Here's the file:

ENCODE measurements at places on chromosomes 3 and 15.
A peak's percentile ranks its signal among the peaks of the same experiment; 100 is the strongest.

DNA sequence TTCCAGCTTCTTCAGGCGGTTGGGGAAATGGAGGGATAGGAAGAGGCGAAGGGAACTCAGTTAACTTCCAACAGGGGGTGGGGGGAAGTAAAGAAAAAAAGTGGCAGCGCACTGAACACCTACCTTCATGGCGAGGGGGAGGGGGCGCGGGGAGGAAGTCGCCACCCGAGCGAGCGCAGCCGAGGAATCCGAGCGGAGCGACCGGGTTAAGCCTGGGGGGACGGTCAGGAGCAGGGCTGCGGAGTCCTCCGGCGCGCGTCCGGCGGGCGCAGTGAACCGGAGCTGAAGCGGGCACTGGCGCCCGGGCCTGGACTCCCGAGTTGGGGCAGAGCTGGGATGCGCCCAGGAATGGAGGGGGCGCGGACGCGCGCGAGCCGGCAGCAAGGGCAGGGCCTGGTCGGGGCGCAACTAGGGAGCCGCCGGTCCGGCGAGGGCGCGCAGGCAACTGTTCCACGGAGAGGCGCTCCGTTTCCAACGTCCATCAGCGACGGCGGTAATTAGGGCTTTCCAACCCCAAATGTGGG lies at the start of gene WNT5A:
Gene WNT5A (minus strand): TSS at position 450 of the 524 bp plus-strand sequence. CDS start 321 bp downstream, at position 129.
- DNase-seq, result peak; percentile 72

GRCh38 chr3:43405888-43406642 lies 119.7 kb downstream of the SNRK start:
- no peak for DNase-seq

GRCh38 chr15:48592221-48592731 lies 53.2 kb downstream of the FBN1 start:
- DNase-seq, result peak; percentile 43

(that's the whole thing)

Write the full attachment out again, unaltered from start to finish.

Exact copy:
ENCODE measurements at places on chromosomes 3 and 15.
A peak's percentile ranks its signal among the peaks of the same experiment; 100 is the strongest.

DNA sequence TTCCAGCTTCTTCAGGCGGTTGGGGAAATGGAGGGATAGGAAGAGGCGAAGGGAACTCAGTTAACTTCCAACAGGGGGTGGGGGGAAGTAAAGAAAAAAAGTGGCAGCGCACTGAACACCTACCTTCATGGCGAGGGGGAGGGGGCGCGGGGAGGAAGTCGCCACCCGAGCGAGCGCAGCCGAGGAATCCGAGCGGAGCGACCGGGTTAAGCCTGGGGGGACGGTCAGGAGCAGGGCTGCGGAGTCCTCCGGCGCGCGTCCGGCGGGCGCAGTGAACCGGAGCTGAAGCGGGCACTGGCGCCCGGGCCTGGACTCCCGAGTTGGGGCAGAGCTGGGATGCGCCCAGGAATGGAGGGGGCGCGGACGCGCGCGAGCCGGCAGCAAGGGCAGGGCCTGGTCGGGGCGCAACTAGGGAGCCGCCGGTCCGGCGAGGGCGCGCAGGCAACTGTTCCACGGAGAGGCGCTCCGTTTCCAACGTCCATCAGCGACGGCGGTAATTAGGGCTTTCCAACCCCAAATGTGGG lies at the start of gene WNT5A:
Gene WNT5A (minus strand): TSS at position 450 of the 524 bp plus-strand sequence. CDS start 321 bp downstream, at position 129.
- DNase-seq, result peak; percentile 72

GRCh38 chr3:43405888-43406642 lies 119.7 kb downstream of the SNRK start:
- no peak for DNase-seq

GRCh38 chr15:48592221-48592731 lies 53.2 kb downstream of the FBN1 start:
- DNase-seq, result peak; percentile 43